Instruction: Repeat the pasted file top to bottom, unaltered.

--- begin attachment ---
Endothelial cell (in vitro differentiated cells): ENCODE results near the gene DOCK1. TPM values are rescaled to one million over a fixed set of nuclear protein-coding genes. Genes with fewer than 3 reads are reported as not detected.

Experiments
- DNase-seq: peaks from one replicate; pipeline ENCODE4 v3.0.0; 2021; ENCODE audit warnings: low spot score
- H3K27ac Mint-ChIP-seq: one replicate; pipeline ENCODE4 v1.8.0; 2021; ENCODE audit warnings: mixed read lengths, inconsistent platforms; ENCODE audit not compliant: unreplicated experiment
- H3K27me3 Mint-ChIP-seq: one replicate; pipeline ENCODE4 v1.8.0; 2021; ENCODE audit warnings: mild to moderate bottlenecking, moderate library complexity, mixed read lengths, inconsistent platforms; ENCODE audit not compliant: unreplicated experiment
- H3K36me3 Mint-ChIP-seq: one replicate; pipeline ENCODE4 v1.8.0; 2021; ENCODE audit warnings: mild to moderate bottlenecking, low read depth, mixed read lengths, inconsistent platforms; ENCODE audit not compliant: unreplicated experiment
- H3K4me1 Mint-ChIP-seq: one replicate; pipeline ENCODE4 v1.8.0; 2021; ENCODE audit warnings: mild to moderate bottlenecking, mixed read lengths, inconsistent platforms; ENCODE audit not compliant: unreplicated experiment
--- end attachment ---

Endothelial cell (in vitro differentiated cells): ENCODE results near the gene DOCK1. TPM values are rescaled to one million over a fixed set of nuclear protein-coding genes. Genes with fewer than 3 reads are reported as not detected.

Experiments
- DNase-seq: peaks from one replicate; pipeline ENCODE4 v3.0.0; 2021; ENCODE audit warnings: low spot score
- H3K27ac Mint-ChIP-seq: one replicate; pipeline ENCODE4 v1.8.0; 2021; ENCODE audit warnings: mixed read lengths, inconsistent platforms; ENCODE audit not compliant: unreplicated experiment
- H3K27me3 Mint-ChIP-seq: one replicate; pipeline ENCODE4 v1.8.0; 2021; ENCODE audit warnings: mild to moderate bottlenecking, moderate library complexity, mixed read lengths, inconsistent platforms; ENCODE audit not compliant: unreplicated experiment
- H3K36me3 Mint-ChIP-seq: one replicate; pipeline ENCODE4 v1.8.0; 2021; ENCODE audit warnings: mild to moderate bottlenecking, low read depth, mixed read lengths, inconsistent platforms; ENCODE audit not compliant: unreplicated experiment
- H3K4me1 Mint-ChIP-seq: one replicate; pipeline ENCODE4 v1.8.0; 2021; ENCODE audit warnings: mild to moderate bottlenecking, mixed read lengths, inconsistent platforms; ENCODE audit not compliant: unreplicated experiment